HELP ME! See embedded video..

I now tried so many different setups – and I’m still not satisfied with how my ring shots come out. I do make one or two images here and there that looks perfectly ok but as soon as I change ring with a different shape everything has to be changed / or lots of work in post (PS) has to be done. See video for more info on what I want from you, you could help me more than you think. :)

The opal plastic sheet that I have is 1.5 x 2.5m (about). I have four flashes that I can use, although I think two or three around and one below shining through somehow could be the best solution. (I need it to be a really white background).

Watch it in HD please. :) Also, for my Chinese audience. I have 500MB per week to upload in VIMEO and my limit for this week is up, I will try to post stuff there as well so that you can see videos. If you want any video (like the videos from last post and post it on some chinese version of youtube, then please mail me and I’ll send those to you!.

About Carl Rytterfalk

Welcome to my blog! I'm Carl Rytterfalk, a swedish photographer who loves everything that is interesting in the world of photography. In 2002 I fell in love with the three layered Foveon sensor and has since then been an addicted user of Sigma cameras. Though I use Canon and Nikon as well. :)
This entry was posted in 105mm, Adobe Lightroom, Flash, Movie, Studio. Bookmark the permalink.

38 Responses to HELP ME! See embedded video..

  1. Ted Johnson says:

    Hi Carl,

    The video freezes for me at 2:37.



  2. Anonymous says:

    I’ll wait. :p

  3. I embedded using html5, perhaps that’s why? I hope it’s just a processing thing and hopefully it will be done soon. So yeah.. Wait a moment and play again. :)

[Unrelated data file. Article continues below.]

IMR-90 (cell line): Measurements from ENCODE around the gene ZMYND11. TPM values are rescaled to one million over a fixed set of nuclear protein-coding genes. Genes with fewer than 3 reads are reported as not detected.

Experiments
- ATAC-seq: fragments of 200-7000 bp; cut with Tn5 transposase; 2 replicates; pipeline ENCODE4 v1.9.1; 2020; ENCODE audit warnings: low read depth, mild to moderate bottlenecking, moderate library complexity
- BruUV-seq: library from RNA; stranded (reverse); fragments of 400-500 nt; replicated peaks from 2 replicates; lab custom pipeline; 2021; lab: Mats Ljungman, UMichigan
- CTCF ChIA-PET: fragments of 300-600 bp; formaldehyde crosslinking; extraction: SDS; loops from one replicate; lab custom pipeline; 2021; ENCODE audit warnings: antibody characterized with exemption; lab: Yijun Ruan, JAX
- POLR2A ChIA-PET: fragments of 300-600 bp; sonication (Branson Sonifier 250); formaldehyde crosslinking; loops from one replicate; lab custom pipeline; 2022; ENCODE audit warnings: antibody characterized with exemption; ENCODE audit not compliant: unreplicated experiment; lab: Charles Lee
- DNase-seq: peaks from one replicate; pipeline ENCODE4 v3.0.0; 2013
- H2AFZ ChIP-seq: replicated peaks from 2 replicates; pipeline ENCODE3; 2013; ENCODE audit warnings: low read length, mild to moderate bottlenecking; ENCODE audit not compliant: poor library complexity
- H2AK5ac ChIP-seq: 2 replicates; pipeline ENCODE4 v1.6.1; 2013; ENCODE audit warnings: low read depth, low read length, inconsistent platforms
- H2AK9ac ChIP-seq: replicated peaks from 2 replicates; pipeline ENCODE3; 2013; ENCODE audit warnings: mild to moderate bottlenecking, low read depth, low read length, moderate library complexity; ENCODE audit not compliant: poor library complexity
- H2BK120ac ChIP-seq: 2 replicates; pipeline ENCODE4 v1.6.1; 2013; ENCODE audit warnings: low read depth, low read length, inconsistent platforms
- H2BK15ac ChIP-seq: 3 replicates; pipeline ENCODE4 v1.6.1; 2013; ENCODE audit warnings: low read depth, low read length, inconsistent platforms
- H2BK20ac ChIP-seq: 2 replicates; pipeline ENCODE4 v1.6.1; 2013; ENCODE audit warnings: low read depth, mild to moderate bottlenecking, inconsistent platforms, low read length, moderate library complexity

4. uri c says:

    hello carl

    it’s uri

    insted of that reflection plates use this “polystyrene Foam Board”
    here is a picture of that.
    [img] polystyrene.jpg[/img]

    it’s much better that the one you use now

    or try that one.

    have a nice day
    i will ask my freind is known photographer in israel

  5. uri c says:

    Carl use a Polarizers to remove the redlactions

  6. Uri, if it was that simple. hmm.. You know what? I will try.

  7. spalbird says:

    Hi Carl,

    in the meantime you should understand a polished ring is a mirror which is sensitive to all angles. (The angle of incidence is equal to the angle of reflection). The further away the reflective area, the bigger it has to be not to be seen as a single object. The further away the reflected or direct light source, the less difference is between light reflected from front and backside. Due to the tiny ring compared to the distance to the light source, don’t expect any significant difference in contrasts.

    What you see is actually the reflected background. The more polished the ring, the more important is the background is even and perfect not to occur with its texture in the ring. If you need a contrast on a certain place you simply have to place a grey…black object on a place in the reflected ray which automatically will appear as incident light to your lens. It is not easy, but I think you should be able to experiment and learn faster with a 3D modelling program and a ray tracer ;)

    Beside that, I have to say I am lucky that I don’t have your problems and hope you can do it soon to your wishes, with all the advice others will offer ;)

  8. javamonk says:

    Chinese audience, me? Thanks Carl :)

    We can’t access VIMEO too. But I can access through VPN, and download by KeepVid.

    There’s a funny way to shot rings:

  9. Ricky says:

    don’t stress you too much!
    And, No, I have nothing to teach you.

  10. Manuel DF says:

    I got to agree with spalbird, thats difficult stuff you are dealing with. For your shooting environment I’m also pretty clueless. but perhaps this could help you to get some reflections where you want them with not too much PS:

    – take two pictures, each with a different origin of light. Adding these two in PS is not much work and you can get a) things away from the picture wich don’t belong there b) perhaps more contrast in specified areas c) surreal lightning for whatever it’s worth

    – you got that ringflash, don’t you? Placing it parallel to the subject could give some nice effects. Ring on ring :D

    – your subject won’t run away. What about long time shots? Painting the ring with light?

    By and good luck Carl!

  11. Just putting my 2c worth in. My idea would be something like <this. Hope it helps or at least gives others ideas